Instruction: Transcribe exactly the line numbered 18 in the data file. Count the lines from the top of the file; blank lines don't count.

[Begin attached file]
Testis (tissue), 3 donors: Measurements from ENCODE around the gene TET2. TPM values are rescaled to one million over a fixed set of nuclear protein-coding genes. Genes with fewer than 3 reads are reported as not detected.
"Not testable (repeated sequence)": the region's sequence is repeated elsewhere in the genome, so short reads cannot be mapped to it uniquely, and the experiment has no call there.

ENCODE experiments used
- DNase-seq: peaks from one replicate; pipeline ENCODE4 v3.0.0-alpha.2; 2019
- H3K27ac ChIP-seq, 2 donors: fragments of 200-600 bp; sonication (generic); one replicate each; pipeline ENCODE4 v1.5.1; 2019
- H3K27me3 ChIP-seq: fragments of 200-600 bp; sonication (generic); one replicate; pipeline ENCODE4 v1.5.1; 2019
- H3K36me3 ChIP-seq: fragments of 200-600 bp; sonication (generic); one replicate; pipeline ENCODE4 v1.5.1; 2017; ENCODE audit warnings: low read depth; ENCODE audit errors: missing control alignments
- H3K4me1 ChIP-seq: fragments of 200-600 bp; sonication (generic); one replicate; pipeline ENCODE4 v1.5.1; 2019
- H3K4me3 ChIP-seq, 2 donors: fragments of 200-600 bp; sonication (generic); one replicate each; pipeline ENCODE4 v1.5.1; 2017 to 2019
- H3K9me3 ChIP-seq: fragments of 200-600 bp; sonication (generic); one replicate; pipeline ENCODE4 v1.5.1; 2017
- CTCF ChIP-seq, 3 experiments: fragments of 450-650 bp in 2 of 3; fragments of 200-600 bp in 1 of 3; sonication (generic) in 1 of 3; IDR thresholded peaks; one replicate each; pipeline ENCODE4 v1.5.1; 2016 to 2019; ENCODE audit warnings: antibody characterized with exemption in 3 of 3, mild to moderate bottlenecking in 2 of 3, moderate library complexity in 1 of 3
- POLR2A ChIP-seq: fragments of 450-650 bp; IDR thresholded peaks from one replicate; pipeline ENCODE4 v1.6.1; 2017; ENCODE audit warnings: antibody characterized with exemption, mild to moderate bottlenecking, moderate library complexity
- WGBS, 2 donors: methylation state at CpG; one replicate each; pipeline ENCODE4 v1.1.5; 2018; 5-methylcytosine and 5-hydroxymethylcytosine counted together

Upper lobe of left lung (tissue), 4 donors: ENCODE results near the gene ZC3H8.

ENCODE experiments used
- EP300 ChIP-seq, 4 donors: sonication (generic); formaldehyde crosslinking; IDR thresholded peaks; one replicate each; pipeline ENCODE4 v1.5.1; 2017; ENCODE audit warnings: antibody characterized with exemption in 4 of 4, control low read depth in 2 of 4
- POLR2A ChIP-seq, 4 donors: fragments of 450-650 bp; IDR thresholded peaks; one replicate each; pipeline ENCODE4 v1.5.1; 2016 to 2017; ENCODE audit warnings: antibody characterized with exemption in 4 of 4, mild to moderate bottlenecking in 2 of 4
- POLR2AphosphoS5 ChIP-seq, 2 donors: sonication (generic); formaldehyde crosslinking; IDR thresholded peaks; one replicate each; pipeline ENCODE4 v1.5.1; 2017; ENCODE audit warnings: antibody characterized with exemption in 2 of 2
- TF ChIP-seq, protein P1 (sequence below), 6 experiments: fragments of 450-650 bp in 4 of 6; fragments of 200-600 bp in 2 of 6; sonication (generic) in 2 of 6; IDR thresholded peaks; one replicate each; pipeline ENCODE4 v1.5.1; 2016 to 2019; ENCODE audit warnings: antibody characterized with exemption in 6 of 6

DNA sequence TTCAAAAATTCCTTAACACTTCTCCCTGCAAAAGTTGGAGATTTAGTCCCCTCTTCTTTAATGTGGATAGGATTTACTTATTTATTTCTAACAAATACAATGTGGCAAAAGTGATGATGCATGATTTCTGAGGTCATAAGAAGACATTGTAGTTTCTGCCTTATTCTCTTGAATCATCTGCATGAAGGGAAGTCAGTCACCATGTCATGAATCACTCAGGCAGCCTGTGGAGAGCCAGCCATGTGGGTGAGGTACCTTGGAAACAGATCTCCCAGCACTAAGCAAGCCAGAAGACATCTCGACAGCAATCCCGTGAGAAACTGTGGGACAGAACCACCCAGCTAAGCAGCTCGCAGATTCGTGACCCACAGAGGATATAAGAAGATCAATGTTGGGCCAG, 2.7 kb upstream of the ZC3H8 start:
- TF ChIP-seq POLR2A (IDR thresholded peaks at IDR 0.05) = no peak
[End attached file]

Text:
- POLR2AphosphoS5 ChIP-seq, 2 donors: sonication (generic); formaldehyde crosslinking; IDR thresholded peaks; one replicate each; pipeline ENCODE4 v1.5.1; 2017; ENCODE audit warnings: antibody characterized with exemption in 2 of 2